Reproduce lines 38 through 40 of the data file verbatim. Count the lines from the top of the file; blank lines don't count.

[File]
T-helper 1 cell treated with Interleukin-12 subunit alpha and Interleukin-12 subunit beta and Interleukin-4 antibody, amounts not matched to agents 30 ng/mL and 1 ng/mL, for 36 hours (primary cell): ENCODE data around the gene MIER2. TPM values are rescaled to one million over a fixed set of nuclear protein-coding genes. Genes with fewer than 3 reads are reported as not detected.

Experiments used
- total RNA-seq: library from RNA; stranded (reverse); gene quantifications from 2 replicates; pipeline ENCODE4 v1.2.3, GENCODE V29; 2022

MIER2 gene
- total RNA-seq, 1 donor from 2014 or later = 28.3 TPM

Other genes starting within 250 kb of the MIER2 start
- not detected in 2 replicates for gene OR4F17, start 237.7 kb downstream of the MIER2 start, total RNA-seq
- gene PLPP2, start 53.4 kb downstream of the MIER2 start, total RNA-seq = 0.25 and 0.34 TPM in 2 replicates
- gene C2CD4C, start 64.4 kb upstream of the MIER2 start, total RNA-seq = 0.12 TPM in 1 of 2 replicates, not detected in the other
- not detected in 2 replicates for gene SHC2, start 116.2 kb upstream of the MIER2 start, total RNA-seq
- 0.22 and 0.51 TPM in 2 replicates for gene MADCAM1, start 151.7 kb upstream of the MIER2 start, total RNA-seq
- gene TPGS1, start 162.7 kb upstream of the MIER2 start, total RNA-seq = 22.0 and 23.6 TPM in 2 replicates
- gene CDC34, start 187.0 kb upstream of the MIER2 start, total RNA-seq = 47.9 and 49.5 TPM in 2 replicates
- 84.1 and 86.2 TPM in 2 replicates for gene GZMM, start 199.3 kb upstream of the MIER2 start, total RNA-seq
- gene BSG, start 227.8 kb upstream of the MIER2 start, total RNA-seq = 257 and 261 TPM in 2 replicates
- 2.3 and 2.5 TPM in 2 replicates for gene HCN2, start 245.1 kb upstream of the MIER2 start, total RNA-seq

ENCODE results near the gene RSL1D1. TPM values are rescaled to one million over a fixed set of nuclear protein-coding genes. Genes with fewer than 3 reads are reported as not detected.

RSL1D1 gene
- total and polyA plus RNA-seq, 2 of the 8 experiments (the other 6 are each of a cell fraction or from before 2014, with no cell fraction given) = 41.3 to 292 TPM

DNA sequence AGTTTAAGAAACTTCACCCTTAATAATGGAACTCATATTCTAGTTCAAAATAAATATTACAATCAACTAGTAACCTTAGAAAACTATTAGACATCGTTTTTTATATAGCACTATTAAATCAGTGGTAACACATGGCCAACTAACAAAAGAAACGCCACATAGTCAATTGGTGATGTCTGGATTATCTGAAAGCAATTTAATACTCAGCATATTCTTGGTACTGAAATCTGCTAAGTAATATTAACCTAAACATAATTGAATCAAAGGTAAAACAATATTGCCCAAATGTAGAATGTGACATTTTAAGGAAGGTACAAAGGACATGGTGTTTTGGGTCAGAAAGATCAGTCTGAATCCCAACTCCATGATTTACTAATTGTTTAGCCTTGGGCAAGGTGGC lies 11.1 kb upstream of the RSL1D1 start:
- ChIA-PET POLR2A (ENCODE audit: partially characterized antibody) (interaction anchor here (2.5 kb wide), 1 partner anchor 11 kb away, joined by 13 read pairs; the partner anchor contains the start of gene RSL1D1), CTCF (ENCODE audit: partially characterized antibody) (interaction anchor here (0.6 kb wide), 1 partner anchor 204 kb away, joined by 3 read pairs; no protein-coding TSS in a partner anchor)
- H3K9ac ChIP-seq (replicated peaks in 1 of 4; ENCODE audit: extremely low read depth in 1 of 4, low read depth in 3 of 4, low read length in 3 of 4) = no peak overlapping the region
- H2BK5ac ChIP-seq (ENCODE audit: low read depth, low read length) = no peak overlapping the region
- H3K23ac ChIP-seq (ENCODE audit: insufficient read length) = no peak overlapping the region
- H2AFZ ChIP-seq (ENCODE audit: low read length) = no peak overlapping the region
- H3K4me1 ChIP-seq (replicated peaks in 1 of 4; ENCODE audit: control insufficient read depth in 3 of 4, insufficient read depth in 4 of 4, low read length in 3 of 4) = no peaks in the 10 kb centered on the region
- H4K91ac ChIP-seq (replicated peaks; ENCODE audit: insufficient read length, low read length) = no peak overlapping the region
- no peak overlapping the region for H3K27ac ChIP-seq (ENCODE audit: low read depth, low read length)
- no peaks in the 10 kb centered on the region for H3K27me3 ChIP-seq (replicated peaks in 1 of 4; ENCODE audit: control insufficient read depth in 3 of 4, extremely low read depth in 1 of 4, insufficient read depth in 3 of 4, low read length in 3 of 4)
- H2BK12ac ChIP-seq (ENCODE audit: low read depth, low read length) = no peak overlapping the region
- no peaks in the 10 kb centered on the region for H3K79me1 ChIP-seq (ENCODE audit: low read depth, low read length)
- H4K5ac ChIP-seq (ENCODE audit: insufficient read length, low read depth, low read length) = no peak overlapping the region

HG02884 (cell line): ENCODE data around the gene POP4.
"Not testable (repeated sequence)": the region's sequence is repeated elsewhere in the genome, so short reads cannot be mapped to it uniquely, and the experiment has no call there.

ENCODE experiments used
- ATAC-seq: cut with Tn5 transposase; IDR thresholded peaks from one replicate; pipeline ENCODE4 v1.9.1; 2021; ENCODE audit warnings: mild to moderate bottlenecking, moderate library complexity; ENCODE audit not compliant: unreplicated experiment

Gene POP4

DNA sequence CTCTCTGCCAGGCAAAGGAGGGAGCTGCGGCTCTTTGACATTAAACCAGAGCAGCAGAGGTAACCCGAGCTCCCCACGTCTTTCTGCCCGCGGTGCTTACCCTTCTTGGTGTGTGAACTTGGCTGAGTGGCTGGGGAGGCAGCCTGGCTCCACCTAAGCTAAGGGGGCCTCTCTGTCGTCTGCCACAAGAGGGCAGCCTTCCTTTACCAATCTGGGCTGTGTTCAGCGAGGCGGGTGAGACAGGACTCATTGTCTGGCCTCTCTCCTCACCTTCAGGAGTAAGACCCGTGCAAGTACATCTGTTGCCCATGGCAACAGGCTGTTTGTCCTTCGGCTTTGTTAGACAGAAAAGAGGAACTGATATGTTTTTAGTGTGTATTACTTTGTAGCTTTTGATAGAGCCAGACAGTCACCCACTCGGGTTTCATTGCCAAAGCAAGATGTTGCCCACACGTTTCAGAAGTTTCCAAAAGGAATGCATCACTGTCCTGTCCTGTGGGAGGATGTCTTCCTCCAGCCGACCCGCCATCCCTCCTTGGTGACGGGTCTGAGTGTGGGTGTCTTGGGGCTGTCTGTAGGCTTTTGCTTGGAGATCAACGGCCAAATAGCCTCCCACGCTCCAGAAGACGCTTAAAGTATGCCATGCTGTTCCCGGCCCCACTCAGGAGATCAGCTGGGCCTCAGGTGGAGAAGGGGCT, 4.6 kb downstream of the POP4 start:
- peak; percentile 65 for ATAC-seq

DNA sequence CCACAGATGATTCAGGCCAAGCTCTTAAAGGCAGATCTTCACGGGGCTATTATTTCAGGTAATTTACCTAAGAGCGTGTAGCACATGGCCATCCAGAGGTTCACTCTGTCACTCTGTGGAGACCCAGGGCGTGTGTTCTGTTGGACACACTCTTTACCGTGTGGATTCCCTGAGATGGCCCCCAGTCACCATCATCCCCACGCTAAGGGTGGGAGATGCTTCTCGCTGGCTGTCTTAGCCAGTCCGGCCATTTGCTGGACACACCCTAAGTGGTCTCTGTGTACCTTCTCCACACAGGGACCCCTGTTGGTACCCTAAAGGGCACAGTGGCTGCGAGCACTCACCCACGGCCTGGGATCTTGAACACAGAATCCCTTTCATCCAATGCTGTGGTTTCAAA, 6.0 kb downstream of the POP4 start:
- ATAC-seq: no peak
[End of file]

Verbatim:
DNA sequence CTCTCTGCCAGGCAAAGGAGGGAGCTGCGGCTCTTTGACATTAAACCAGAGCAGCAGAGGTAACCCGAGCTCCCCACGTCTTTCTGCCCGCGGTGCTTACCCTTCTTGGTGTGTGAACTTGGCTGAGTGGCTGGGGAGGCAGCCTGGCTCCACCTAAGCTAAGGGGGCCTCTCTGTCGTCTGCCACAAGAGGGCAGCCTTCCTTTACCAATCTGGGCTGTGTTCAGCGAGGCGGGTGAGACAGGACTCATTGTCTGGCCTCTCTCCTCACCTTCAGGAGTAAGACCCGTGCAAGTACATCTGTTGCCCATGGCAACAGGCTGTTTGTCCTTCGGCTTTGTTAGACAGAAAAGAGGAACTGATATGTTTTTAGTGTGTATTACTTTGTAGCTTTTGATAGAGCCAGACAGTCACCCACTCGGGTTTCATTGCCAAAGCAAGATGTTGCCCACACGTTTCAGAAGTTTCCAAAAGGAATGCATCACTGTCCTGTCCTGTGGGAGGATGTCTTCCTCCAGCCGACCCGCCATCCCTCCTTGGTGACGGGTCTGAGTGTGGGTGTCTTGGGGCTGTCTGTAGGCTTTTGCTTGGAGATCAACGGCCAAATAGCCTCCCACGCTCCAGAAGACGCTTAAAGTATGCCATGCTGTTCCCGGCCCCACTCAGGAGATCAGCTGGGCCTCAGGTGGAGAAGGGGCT, 4.6 kb downstream of the POP4 start:
- peak; percentile 65 for ATAC-seq

DNA sequence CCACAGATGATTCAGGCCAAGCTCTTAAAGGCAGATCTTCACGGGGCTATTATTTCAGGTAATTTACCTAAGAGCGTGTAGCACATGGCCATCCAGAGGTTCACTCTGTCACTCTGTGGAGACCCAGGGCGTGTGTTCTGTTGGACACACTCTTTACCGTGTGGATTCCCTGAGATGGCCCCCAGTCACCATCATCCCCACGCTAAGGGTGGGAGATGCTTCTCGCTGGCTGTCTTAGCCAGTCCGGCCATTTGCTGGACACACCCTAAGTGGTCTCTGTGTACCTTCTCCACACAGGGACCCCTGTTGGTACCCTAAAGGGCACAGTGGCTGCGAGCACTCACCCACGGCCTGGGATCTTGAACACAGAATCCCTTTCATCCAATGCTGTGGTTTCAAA, 6.0 kb downstream of the POP4 start: